Attorney General Holder Tied to OKC Bombers
December 16, 2011 admin
By The Staff at AFP
Eric Holder, current attorney general of the United States, managed an FBI operation that provided explosives to Timothy McVeigh and Terry Nichols just prior to the bombing of the Alfred P. Murrah Building in Oklahoma City on April 19, 1995, according to official documents released during the ongoing investigation into government foreknowledge of the supposed terrorist attack.
According to the documentation provided in the Freedom of Information Act (FOIA) lawsuit brought against the Department of Justice by Salt Lake City attorney Jesse Trentadue, the Oklahoma City bombing had aspects of being an FBI sting operation that went out of control. Holder had authorized the FBI to provide explosives to Nichols and McVeigh, then lost track of both the explosives and their targets. McVeigh went on to detonate some of the explosives outside the federal building, an act that was designed to help anti-terrorism legislation pass Congress. But an additional case of explosives was unaccounted for.
After the bombing, when the FBI learned the location of the explosives, Holder reportedly sent emails to FBI agents ordering them to recover the explosives before they could be found by some other branch of the government. FBI agents failed to spot the additional, unexploded explosives during an initial search of Nichols’s home and offered to spare him the death penalty if he would help them recover them.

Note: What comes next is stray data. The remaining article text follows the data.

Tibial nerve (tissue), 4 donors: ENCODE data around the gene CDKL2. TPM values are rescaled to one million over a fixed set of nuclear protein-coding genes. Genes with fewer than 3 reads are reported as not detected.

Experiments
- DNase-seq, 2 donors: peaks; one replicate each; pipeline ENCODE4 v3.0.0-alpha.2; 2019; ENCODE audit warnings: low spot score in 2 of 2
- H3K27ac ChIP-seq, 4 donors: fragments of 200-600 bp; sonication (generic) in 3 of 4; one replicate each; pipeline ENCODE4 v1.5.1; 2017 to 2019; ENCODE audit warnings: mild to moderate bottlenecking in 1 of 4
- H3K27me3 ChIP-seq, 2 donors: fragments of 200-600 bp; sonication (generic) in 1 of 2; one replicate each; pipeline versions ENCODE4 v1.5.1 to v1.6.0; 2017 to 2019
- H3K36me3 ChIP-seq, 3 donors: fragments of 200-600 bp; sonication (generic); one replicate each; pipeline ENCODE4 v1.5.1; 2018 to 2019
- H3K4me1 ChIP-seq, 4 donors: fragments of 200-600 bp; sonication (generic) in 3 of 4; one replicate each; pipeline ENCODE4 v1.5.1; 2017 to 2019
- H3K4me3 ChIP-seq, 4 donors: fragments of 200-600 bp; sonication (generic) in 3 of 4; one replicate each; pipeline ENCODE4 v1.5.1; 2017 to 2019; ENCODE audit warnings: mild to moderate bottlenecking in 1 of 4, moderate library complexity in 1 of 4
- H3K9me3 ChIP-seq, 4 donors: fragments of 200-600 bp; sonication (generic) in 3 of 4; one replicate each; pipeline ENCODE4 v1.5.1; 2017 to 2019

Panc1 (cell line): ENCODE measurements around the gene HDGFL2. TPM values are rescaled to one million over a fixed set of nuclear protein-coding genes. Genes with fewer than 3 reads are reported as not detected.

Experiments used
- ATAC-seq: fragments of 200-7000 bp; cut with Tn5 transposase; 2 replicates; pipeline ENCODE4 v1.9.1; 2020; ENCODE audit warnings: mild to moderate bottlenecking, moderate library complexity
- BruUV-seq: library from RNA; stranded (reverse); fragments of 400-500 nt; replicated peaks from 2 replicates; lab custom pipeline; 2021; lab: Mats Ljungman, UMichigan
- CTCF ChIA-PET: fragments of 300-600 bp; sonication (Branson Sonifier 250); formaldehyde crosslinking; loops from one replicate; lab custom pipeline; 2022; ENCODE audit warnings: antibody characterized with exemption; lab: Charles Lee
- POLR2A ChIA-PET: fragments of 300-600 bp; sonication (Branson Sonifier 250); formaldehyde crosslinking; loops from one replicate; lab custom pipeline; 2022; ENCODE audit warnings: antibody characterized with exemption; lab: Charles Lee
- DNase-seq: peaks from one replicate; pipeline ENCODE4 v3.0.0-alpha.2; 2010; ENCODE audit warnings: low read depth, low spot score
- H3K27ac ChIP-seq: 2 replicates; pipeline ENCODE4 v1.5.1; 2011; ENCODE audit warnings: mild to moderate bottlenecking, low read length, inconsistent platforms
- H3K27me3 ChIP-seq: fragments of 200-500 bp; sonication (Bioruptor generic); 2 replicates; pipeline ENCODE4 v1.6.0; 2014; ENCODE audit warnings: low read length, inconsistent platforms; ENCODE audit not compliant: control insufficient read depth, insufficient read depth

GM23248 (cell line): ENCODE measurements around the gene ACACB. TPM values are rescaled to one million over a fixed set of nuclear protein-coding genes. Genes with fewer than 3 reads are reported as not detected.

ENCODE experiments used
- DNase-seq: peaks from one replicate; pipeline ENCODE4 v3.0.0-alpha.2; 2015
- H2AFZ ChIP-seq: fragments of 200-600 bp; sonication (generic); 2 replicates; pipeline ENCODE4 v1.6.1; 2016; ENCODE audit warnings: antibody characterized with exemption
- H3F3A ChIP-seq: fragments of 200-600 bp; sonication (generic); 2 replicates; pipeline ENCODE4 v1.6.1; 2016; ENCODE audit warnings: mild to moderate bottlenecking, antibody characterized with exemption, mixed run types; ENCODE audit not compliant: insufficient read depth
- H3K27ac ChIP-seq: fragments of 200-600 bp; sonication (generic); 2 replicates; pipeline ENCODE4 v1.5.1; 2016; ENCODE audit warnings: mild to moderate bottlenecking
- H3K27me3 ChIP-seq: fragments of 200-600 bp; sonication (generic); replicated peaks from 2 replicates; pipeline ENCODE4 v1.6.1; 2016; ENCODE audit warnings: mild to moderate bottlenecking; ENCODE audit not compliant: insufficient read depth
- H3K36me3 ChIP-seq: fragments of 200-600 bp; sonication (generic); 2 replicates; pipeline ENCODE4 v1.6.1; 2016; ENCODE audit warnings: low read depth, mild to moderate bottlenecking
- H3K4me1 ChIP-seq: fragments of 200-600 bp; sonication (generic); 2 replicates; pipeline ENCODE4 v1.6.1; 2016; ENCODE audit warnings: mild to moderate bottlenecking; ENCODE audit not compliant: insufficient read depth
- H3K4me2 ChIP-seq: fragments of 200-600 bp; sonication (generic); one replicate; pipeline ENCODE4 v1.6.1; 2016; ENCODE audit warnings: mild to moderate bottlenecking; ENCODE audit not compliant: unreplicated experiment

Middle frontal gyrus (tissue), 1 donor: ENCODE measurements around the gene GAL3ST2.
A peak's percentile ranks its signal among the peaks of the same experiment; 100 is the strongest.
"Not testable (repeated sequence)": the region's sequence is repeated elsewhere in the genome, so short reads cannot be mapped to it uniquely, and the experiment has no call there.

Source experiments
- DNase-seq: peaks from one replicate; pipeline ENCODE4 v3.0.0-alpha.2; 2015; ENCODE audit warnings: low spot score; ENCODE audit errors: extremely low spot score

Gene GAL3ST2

The case of explosives was, however, recovered by another law enforcement agency and was later determined to have the incriminating fingerprints of two FBI agents, as well as fingerprints of McVeigh and Nichols.
Shortly after the bombing, Kenneth Trentadue, a government informant, was murdered in his prison cell. His family has been pursuing legal action against the federal government ever since.
In 2001, in a bid to avoid a full release of documents, the Federal Bureau of Prisons paid a settlement of $1.1 million to several members of Trentadue’s family, but his brother refused to drop the investigation and filed a FOIA lawsuit for the missing documents. That suit has been ongoing in the Salt Lake City federal courthouse.
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